For virtually all fields of study, academic research involves reading articles in scholarly journals and other scholarly publications such as books of essays and conference reports. For music, the best way to find such articles is by searching the music-specific article databases to which we subscribe. You can access each of them by name by doing a database search on the library homepage library.unt.edu and also from the entries below.
THE LIST OF DATABASES LINKED BELOW IS IN ORDER OF IMPORTANCE FOR MUSICOLOGY:
RILM (Répertoire International de Littérature Musicale) is a vast international bibliography of scholarly writings on music and related disciplines. It covers music journals and other scholarly sources such as Festschriften and conference reports. It began as a print publication in 1967, providing citations and abstracts of articles. The electronic product now has full text of over 300,000 articles. Although its former focus was historical musicology, it now includes fields such as jazz and music education.
Retrospective Index to Music Periodicals 1800-1950. Published under the auspices of the International Musicological Society, International Association of Music Libraries, Archives and Documentation Centres, and UNESCO’s International Council for Philosophy and Humanistic Studies. This full-text database is similar in purpose to RILM, but covers a different time period.
RIPM Jazz Periodicals
Full text of many historically significant American jazz journals and magazines, for example, early decades of Down Beat
Indexes hundreds of music journals and magazines from many different countries, and provides full text of many articles. It originated as a print publication in 1949; the database covers the years from 1970 to the present. Unlike RILM, it has always included all kinds of music, so it is a good resource for research in fields such as jazz, popular music, world music, and music education.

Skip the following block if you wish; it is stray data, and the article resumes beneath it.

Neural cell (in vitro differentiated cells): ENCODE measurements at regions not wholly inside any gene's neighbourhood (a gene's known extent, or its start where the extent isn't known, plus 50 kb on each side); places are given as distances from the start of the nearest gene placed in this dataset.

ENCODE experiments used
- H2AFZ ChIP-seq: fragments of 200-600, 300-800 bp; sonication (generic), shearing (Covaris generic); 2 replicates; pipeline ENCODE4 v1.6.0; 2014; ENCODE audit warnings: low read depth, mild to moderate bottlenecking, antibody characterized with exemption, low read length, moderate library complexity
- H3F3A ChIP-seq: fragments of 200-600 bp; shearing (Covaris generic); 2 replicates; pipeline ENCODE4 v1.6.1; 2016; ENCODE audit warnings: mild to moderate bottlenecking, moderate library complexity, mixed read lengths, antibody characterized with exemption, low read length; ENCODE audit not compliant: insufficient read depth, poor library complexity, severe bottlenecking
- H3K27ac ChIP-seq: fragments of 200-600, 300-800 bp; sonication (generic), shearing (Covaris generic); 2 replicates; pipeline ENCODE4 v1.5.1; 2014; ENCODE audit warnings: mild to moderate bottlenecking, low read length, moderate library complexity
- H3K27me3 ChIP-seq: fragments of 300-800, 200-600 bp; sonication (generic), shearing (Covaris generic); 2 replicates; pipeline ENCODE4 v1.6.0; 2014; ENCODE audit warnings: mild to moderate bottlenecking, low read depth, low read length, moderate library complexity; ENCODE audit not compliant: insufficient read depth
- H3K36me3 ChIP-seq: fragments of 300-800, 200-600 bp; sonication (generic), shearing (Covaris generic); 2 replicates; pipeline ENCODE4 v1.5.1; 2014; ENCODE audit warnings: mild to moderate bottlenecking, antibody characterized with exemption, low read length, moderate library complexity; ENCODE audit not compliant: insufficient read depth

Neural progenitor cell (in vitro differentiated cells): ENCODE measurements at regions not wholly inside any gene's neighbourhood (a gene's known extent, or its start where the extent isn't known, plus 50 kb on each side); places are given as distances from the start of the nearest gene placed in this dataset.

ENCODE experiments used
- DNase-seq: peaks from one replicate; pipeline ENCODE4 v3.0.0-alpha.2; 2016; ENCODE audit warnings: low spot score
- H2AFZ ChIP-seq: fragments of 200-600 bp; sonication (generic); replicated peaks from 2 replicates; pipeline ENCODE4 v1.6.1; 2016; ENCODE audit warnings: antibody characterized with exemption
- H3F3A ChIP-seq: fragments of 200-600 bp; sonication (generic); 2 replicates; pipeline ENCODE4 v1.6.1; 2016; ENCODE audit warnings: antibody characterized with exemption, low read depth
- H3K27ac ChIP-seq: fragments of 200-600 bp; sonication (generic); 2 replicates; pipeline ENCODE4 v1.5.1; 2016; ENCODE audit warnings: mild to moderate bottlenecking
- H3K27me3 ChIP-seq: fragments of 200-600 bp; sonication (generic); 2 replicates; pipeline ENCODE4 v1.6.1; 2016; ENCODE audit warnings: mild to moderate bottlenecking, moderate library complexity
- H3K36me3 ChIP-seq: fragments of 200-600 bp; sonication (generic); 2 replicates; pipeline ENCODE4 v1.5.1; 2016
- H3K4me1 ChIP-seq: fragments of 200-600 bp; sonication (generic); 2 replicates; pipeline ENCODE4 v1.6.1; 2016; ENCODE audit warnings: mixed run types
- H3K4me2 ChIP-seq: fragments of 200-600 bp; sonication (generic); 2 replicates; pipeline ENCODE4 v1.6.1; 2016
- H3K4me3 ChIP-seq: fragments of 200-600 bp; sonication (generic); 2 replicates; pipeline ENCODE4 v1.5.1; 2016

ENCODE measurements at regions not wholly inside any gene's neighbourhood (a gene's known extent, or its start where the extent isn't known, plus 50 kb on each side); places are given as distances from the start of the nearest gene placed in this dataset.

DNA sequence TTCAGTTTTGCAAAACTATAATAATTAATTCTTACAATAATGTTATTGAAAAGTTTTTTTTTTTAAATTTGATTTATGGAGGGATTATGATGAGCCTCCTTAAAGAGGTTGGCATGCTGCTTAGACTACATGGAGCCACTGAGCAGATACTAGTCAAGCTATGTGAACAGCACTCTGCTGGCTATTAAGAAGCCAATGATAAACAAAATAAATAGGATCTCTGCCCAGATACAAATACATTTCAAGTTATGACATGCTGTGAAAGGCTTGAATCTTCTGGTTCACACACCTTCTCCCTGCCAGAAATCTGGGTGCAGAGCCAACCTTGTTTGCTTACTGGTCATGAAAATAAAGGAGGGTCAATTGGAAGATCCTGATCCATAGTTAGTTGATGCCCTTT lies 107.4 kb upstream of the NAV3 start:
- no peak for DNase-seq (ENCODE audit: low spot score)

PLEASE NOTE: On the library home page, there is a tab by the search box that reads Online Articles. When you use it, you are searching Summon, a subscription product that searches for articles in all fields in every article database we have. It is fine to use it, but advanced researchers need to go beyond by knowing which music-specific databases we have and learning to use them directly. Summon may not always provide the best results, especially for very difficult research.
A database providing full-text journal coverage for thousands of journals in diverse academic disciplines, including social sciences, humanities, education, computer sciences, engineering, language and linguistics, arts & literature, medical sciences, and ethnic studies. Helpful for interdisciplinary research.
VERY IMPORTANT to know about as you use article databases:
A gigantic online catalog of more than 450 million bibliographic records describing items owned by libraries around the world, with information on which libraries own the items; includes entries for musical scores and sound recordings; does not include articles but does list the journal holdings of participating libraries; use this resource to initiate inter-library loan requests for books and scores we do not have.
Please note: This is a FirstSearch database; for anyone familiar with OCLC, this IS the OCLC Online Union Catalog. This is not a full-text database.
(electronic version of earlier print resource Dissertation Abstracts) bibliographic citations for doctoral dissertations and master's theses in all fields completed at numerous accredited colleges and universities worldwide, with emphasis on U.S. schools; abstracts included from 1980 forward; now includes full text of over one million dissertations.
Since the databases on this list are not freely available on the internet, but rather are products for which our university buys subscriptions, you must go in through our website, library.unt.edu to get the free access to which all UNT people are entitled. Authorized UNT users are allowed to access all of our subscription databases remotely by providing EUIDs and passwords.
If an electronic article database says we do not have a certain article, it is only reporting on our electronic holdings. Please search our online catalog discover.library.unt.edu to see if we have a print copy of the journal or other publication that contains the article.